Thursday, July 21, 2011

Diaz-Balart move to tighten Cuba travel could pass in Congress

Posted on Thursday, 07.21.11

Diaz-Balart move to tighten Cuba travel could pass in Congress

Rep. Mario Diaz-Balart efforts to tighten travel to Cuba stand a good
chance of passing in Congress despite a presidential veto threat.
By Juan O. Tamayo

An effort by Rep. Mario Diaz-Balart to overturn Obama administration
rules easing restrictions on travel to Cuba may win congressional
approval despite a threatened presidential veto, according to supporters
and even some critics.

The Florida Republican's proposal was initially given little chance of
becoming law, especially after President Barack Obama last week vowed to
veto it if it reached the White House for his signature.

But as the bill's possible paths through Capitol Hill became clearer,
even some of its critics now say they believe the measure stands a
reasonable chance of making it past Congress and even the White House.

"Although we appreciate the president's veto threat, there is no
question that this misguided legislation, due to the way it's been
placed in an appropriations bill, has a good chance," said former
Democratic congressional candidate Joe Garcia.

"I am certainly NOT surprised that this looks like it's going to pass,"
added Mauricio Claver-Carone, director of the U.S. Cuba Democracy
political action committee, which supports strong U.S. sanctions on Cuba.

Diaz-Balart's effort would set Cuba travel restrictions back to their
level under President George W. Bush: for Cuban-Americans, only one trip
every three years for "family reunifications," a cap of $1,200 per year
in remittances to relatives and a tighter definition of "family."
Restrictions on non-Cuban U.S residents were far tighter.

Under Obama administration policies designed to help the island's civil
society overcome the grip of the Communist government, Cuban Americans
can visit Cuba as many times as they wish and send at least $2,000 a
year. Travel and remittance regulations for non-Cuban U.S. residents
also have been eased.

Diaz-Balart's proposal has come under withering criticism from some
Cuban-Americans and dissidents on the island who argue that it would
only add to the distance between Cuban families on either side of the
Florida Straits.

"This measure not only tries to determine who is your relative but when
you can visit them," said Xiomara Almaguer-Levy, president of Xael
Charters Inc., one of the seven South Florida companies with U.S.
licenses to charter flights to Cuba. "We also have 18 employees and a
bunch of companies that depend on this business."

She and other charter company owners have flown to Washington to lobby
Congress members to spike the Diaz Balart effort. Other critics bought
full page ads in Miami newspapers attacking it and staged a protest at a
Diaz-Balart office in Doral.

Almaguer-Levy, like many other critics of the South Florida
congressman's effort, argues that his language on Cuba is certain to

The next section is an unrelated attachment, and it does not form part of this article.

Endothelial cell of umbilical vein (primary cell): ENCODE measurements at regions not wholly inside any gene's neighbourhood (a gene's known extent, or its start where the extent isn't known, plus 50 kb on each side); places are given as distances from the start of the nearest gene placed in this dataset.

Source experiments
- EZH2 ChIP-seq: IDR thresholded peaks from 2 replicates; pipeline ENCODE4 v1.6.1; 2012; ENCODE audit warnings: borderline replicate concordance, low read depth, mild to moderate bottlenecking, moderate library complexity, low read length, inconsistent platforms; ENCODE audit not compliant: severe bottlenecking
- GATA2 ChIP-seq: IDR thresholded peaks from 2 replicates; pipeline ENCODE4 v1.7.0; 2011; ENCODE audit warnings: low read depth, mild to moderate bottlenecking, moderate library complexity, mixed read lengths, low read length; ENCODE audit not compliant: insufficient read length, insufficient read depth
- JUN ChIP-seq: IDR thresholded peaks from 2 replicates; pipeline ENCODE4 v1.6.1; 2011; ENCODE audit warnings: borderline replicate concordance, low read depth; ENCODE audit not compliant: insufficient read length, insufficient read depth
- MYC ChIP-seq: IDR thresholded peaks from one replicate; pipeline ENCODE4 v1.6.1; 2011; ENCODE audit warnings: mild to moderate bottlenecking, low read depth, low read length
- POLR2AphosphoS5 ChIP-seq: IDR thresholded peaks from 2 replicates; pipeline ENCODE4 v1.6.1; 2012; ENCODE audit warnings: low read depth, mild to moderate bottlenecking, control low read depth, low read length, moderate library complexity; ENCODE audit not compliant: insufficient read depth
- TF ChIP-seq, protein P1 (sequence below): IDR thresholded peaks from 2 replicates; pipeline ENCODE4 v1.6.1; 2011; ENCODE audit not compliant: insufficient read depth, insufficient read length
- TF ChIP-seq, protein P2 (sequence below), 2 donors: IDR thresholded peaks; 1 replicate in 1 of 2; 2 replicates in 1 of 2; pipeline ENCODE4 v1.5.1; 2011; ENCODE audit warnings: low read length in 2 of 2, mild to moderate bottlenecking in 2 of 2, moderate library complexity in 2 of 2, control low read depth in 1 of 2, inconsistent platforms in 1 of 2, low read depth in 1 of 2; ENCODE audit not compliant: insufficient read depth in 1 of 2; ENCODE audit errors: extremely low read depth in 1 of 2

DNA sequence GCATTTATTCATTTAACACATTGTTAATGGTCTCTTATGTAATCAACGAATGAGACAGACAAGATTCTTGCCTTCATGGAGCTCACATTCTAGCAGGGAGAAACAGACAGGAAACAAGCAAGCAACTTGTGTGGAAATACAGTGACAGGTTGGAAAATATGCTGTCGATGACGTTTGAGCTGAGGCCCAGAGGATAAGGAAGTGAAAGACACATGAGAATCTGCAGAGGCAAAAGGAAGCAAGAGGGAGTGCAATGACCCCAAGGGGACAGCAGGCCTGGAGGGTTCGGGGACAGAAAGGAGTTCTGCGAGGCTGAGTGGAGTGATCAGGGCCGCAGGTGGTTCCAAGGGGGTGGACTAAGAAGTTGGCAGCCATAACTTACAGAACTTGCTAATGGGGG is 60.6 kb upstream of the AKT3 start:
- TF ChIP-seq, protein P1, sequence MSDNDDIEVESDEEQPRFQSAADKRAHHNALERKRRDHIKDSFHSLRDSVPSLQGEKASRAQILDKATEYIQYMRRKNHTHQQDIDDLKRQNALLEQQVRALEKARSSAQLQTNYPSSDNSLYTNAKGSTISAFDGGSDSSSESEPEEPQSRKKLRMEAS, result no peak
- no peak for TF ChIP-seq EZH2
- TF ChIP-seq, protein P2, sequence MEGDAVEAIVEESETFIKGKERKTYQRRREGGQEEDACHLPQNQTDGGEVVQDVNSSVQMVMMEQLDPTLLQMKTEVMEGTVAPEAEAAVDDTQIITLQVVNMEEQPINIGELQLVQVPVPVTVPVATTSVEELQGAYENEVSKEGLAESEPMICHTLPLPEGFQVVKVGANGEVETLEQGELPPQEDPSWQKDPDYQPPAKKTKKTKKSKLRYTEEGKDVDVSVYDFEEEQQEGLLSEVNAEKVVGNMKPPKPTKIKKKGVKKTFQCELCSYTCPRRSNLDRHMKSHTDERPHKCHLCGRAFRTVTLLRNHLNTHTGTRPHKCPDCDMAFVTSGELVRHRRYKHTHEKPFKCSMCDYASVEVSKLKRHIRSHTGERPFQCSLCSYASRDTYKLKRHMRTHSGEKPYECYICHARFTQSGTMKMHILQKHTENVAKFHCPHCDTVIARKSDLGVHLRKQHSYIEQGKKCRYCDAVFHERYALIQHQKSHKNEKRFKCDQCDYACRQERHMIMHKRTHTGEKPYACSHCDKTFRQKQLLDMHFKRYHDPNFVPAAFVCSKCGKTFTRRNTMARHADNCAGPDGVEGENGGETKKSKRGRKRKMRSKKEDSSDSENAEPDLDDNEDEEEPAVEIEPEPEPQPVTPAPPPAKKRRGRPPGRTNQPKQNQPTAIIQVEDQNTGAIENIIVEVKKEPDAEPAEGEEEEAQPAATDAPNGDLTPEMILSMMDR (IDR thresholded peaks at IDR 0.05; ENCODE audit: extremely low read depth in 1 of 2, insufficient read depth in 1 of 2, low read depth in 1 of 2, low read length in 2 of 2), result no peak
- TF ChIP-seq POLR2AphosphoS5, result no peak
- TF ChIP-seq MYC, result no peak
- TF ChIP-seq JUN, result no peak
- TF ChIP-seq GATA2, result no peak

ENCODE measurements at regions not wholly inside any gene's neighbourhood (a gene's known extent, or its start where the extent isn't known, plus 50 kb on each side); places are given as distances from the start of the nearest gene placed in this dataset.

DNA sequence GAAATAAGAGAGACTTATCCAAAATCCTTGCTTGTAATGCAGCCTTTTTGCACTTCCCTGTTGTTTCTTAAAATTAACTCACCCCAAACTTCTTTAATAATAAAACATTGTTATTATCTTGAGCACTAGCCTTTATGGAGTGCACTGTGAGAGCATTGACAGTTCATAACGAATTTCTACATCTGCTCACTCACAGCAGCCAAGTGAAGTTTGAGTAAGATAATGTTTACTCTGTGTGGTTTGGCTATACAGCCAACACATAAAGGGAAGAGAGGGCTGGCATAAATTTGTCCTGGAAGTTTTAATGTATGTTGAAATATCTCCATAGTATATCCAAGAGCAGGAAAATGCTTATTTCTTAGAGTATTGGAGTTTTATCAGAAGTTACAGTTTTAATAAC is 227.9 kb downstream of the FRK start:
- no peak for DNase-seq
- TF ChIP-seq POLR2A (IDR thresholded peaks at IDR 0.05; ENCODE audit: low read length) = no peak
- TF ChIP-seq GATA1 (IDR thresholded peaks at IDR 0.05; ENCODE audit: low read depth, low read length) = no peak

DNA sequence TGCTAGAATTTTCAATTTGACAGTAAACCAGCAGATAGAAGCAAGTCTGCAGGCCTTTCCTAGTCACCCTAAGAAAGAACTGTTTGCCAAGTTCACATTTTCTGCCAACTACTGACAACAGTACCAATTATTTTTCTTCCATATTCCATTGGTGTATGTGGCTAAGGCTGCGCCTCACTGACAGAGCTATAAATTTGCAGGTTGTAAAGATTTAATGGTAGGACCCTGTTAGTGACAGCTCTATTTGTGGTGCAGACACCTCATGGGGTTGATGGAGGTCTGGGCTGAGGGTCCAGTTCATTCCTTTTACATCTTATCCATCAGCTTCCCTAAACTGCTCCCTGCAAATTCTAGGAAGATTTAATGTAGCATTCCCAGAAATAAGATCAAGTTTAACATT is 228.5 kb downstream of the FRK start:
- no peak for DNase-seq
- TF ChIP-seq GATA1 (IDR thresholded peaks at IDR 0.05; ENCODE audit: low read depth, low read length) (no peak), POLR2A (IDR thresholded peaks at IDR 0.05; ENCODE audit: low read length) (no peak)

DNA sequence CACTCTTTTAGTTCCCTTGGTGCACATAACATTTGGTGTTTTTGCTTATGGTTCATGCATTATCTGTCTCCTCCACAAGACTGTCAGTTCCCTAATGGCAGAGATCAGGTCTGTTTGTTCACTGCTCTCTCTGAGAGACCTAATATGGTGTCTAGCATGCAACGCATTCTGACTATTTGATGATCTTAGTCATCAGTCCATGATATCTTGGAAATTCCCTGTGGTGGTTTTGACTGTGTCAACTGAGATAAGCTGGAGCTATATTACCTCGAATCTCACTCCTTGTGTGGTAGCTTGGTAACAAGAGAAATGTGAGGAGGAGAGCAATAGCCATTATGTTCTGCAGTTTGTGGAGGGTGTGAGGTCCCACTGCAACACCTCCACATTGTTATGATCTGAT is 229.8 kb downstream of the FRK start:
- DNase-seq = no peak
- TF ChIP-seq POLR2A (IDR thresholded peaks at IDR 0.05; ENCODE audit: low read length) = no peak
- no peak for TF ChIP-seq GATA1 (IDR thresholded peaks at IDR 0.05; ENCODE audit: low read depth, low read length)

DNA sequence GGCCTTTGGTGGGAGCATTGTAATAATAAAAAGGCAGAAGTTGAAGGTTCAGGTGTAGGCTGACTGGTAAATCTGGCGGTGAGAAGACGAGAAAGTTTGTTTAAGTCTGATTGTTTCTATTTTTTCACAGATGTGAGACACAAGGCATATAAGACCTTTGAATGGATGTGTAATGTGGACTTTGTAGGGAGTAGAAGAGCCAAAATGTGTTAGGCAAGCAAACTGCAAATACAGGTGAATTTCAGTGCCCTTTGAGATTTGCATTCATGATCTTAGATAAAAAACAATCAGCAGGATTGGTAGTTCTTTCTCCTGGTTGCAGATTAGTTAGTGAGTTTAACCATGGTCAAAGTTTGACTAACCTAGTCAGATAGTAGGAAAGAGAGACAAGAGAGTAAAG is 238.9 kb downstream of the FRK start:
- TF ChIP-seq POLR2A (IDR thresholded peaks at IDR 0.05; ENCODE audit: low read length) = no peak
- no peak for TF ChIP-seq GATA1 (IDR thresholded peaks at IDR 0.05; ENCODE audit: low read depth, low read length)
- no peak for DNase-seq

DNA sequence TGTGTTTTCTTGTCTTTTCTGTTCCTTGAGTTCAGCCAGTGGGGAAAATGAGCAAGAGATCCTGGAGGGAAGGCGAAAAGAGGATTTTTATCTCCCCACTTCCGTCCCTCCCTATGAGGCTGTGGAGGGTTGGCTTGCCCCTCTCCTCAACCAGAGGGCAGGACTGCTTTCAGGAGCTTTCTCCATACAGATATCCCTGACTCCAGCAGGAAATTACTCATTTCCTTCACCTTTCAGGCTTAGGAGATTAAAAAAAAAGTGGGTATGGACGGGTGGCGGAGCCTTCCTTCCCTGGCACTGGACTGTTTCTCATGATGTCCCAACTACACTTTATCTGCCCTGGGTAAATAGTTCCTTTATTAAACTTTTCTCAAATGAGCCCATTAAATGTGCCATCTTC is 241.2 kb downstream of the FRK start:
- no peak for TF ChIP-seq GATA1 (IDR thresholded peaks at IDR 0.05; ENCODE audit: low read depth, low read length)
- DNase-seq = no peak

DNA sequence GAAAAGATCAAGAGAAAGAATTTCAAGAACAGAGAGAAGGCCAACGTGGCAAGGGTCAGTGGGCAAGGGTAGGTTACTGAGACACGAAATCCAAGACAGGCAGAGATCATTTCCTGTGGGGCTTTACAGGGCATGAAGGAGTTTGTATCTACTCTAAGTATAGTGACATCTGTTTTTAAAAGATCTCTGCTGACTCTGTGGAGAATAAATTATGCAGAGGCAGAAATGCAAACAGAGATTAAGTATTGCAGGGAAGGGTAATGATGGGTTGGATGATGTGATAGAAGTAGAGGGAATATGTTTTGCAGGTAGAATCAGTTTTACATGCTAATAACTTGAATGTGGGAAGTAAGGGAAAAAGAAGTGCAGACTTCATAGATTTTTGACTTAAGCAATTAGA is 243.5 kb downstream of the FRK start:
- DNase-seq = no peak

fail because of the Obama threat to veto it.

But the future of the Diaz-Balart effort in fact does not appear to be
so negative, according to Claver-Carone, Garcia and a Democratic Capitol
Hill staffer who asked for anonymity to avoid becoming entangled in the
politically sensitive issue.

Diaz-Balart's wording on Cuba was approved by a voice vote — indicating
there was no strong opposition — in the House Appropriations Committee
as an amendment to a bill funding the Treasury Department and other
agencies for the coming fiscal year.

The bill is all but certain to be approved unchanged by the
Republican-controlled House. The Democratic-controlled Senate usually
does not draft its own version of the Treasury budget bill, leaving it
to a House-Senate conference committee, with members appointed by
congressional leaders, to craft a compromise.

House and Senate Democrats in the conference committee will try to strip
the Diaz-Balart language out of the bill, said the Capitol Hill staffer,
"but in a conference committee the leadership gives the orders, and on
this one I don't know if the Democratic leadership is willing to die for
travel to Cuba."

That leadership would include Sen. Bob Menendez, a powerful
Cuban-American democrat from New Jersey who has steadily and harshly
criticized Obama's efforts to ease the Cuba travel restrictions.

What's more, Claver-Carone said he has noticed a drop in Capitol Hill
enthusiasm for easing regulations on travel to Cuba, amid reports that
some Cuban-Americans are travelling to the island repeatedly.

"When the same people are going to Cuba two and three times and even
more times a year, that starts to take the edge off the humanitarian
intent" of easing the travel restrictions, the lobbyist said.

Obama's veto threat also rings hollow, the Capitol Hill staffer said,
because he needs both the funding bill and Menendez's support in
Congress as well as for raising money and campaigning in Florida and New
Jersey for the 2012 presidential election.

He also noted the Cuba language was the last of the three sections of
the Treasury bill that Obama threatened to veto in the five-page
declaration the White House issued last week. The other sections he
opposes cover issues with far more resonance across the nation — Wall
Street reforms and consumer protection measures.

"Would Obama really veto the bill and risk de-funding Treasury?" the
staffer added. "This all seems like too much brinksmanship."

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